Selected Vlans

Lists the VLAN identification numbers to which this policy is applied.

To remove a VLAN ID from the list, select it, then click << to move it to the Available VLANs list.


Step 2 Click Reset to refresh any fields you have changed but want to restore, or Apply to set the new entries.

Step 3 Click Assign Devices to assign this setting to a device or group of devices. For information on assigning devices, see Assigning a Setting to a Device.

Step 4 Click View current faults for this setting to see the faults associated with this policy. See Viewing Current Faults for details.


Setting WEP Encryption per VLAN Policy

Procedure


Step 1 Complete the following:

Field
Description

Verify

Select if you want to verify that key rotation is disabled.

Poll Interval

From the list, select the polling interval.

Severity

From the list, select a severity level to associate with this policy.

WEP Key Length

Select to indicate the bit length.

Available Vlans

Lists all the VLAN ID number that are available.

To apply the policy to one of the available VLANs, select it, then click >> to move it to the Selected VLANs list.

Selected Vlans

Lists the VLAN identification numbers to which this policy is applied.

To remove a VLAN ID from the list, select it, then click << to move it to the Available VLANs list.


Step 2 Click Reset to refresh any fields you have changed but want to restore, or Apply to set the new entries.

Step 3 Click Assign Devices to assign this setting to a device or group of devices. For information on assigning devices, see Assigning a Setting to a Device.

Step 4 Click View current faults for this setting to see the faults associated with this policy. See Viewing Current Faults for details.


Setting the WEP Enforced Policy

Procedure


Step 1 Complete the following:

Field
Description

Verify

Select to verify Broadcast SSID is disabled

Poll Interval

From the list, select the polling interval.

Severity

From the list, select a severity level to associate with this policy.


Step 2 Click Reset to refresh any fields you have changed but want to restore, or Apply to set the new entries.

Step 3 Click Assign Devices to assign this setting to a device or group of devices. For information on assigning devices, see Assigning a Setting to a Device.

Step 4 Click View current faults for this setting to see the faults associated with this policy. See Viewing Current Faults for details.


Setting the EAP Enforced Policy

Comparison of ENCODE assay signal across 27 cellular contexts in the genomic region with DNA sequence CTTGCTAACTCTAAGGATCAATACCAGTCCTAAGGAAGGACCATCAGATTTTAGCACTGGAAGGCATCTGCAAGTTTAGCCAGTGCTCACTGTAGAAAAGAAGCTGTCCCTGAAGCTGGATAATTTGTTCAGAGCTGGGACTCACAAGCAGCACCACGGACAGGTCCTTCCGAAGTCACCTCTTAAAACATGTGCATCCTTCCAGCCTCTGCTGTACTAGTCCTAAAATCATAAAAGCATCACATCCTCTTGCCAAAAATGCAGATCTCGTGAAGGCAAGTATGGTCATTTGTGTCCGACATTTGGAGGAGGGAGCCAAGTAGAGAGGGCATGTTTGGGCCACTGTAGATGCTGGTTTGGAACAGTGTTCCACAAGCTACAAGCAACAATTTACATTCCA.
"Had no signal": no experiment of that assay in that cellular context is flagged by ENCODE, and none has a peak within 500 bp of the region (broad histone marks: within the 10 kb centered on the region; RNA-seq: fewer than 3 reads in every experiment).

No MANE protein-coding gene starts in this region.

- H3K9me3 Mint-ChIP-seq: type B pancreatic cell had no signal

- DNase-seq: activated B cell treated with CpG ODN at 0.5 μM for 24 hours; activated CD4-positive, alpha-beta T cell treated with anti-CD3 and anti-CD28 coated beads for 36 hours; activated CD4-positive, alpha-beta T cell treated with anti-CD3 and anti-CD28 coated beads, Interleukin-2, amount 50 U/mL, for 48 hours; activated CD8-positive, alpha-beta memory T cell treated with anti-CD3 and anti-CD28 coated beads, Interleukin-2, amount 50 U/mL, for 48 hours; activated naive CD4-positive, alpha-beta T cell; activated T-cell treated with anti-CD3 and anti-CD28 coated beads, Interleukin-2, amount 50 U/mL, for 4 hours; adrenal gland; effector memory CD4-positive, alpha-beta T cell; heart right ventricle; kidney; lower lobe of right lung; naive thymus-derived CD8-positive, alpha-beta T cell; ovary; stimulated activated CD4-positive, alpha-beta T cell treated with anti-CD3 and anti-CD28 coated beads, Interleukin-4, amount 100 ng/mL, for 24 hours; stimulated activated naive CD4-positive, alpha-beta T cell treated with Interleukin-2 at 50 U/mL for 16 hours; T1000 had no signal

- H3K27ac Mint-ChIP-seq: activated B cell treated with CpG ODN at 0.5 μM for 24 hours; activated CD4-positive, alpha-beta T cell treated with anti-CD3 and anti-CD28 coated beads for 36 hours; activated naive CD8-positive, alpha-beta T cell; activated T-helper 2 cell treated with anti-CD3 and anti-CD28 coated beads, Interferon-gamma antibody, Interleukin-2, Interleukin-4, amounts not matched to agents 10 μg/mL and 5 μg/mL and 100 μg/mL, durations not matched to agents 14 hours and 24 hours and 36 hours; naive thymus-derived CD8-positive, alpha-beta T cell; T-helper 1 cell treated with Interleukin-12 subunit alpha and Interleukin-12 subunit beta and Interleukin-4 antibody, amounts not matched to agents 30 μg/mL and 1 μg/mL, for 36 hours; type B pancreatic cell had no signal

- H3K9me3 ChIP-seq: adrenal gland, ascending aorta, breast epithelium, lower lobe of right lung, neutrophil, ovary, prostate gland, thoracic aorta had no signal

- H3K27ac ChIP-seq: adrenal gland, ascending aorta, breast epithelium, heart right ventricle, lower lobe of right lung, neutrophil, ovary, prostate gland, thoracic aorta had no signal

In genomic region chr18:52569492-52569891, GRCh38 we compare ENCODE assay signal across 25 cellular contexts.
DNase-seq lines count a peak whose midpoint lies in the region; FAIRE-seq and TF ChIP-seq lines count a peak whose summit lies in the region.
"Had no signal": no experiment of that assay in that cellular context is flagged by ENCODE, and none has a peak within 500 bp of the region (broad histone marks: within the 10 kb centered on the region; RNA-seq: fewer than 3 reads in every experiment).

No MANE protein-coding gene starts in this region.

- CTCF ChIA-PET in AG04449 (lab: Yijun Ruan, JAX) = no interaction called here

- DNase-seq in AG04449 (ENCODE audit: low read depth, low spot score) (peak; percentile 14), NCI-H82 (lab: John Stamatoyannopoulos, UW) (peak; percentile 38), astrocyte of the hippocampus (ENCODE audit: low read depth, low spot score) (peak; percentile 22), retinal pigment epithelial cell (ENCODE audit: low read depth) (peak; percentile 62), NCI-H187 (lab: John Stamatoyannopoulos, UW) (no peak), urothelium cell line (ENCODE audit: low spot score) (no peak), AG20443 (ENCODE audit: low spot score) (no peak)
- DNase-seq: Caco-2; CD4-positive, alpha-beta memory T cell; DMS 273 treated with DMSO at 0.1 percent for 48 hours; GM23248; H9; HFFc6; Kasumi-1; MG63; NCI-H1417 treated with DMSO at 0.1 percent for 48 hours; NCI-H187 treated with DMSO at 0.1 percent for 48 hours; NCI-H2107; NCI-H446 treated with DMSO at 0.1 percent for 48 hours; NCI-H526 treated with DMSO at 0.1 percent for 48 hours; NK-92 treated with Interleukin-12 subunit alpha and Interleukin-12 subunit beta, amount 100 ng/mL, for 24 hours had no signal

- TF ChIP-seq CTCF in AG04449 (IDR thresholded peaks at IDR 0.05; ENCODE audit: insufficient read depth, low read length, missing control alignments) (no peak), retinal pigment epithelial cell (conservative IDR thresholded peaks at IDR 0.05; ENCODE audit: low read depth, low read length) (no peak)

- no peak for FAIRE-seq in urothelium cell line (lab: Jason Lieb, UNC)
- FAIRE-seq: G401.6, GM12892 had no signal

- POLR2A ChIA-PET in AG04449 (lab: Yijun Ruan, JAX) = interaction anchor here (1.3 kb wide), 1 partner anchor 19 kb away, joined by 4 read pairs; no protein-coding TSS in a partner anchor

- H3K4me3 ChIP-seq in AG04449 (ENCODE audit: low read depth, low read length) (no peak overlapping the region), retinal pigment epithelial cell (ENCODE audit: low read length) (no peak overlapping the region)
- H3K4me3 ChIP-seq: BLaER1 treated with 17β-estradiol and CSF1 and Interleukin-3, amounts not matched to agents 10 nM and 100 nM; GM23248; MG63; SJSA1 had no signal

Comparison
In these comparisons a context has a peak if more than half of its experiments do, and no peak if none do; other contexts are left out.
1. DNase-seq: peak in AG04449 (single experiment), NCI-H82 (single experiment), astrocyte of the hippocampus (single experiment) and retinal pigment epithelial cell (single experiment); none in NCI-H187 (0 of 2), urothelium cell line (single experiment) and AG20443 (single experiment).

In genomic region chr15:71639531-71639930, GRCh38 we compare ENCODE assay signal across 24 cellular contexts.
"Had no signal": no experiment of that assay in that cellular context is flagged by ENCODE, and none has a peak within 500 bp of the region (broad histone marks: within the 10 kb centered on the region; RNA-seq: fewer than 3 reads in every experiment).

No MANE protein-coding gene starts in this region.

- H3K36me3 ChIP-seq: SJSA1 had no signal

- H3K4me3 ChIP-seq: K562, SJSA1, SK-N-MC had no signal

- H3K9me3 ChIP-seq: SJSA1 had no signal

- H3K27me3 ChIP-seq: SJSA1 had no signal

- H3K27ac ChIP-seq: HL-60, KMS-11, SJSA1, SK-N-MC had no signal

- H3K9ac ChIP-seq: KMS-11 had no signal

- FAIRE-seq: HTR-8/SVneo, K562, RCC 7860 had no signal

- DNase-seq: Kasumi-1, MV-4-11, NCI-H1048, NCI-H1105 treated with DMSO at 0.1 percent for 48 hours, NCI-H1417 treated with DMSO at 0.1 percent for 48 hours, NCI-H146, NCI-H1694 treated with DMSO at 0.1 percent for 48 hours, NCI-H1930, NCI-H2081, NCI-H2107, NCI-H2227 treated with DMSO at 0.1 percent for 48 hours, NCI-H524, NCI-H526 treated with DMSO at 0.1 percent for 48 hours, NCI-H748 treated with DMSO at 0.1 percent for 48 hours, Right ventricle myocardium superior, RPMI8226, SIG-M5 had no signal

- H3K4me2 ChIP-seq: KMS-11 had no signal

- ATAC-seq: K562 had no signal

Procedure


Step 1 Complete the following:

Field
Description

Verify

Select to verify.

Poll Interval

From the list, select the polling interval.

Severity

From the list, select a severity level to associate with this policy.


Step 2 Click Reset to refresh any fields you have changed but want to restore, or Apply to set the new entries.

Step 3 Click Assign Devices to assign this setting to a device or group of devices. For information on assigning devices, see Assigning a Setting to a Device.

Step 4 Click View current faults for this setting to see the faults associated with this policy. See Viewing Current Faults for details.


Setting EAP Per SSID Enforced Policy

Procedure


Step 1 Complete the following:

Field
Description

Verify

Select if you want to verify that key rotation is disabled.

Poll Interval

From the list, select the polling interval.

Severity

From the list, select a severity level to associate with this policy.

Available SSID

Lists the SSIDs that are available.

To move an SSID to the Selected SSID list, select it, then click >>.

Selected SSID

Lists the SSIDs to which this policy is applied.

To remove an SSID from the Selected list, select it, then click <<.


Step 2 Click Reset to refresh any fields you have changed but want to restore, or Apply to set the new entries.

Step 3 Click Assign Devices to assign this setting to a device or group of devices. For information on assigning devices, see Assigning a Setting to a Device.

Step 4 Click View current faults for this setting to see the faults associated with this policy. See Viewing Current Faults for details.


Setting WEP Key Length Policy

Procedure


Step 1 Complete the following:

Field
Description

Verify

Select if you want to verify the WEP key length.

Poll Interval

From the list, select the polling interval.

Severity

From the list, select a severity level to associate with this policy.

WEP Key Length

Select to indicate the bit length.


Step 2 Click Reset to refresh any fields you have changed but want to restore, or Apply to set the new entries.

Step 3 Click Assign Devices to assign this setting to a device or group of devices. For information on assigning devices, see Assigning a Setting to a Device.

Step 4 Click View current faults for this setting to see the faults associated with this policy. See Viewing Current Faults for details.


Setting the HotStandBy Status Policy

Procedure


Step 1 Complete the following:

Field
Description

Verify

Select to verify.

Poll Interval

From the list, select the polling interval.

Severity

From the list, select a severity level to associate with this policy.


Step 2 Click Reset to refresh any fields you have changed but want to restore, or Apply to set the new entries.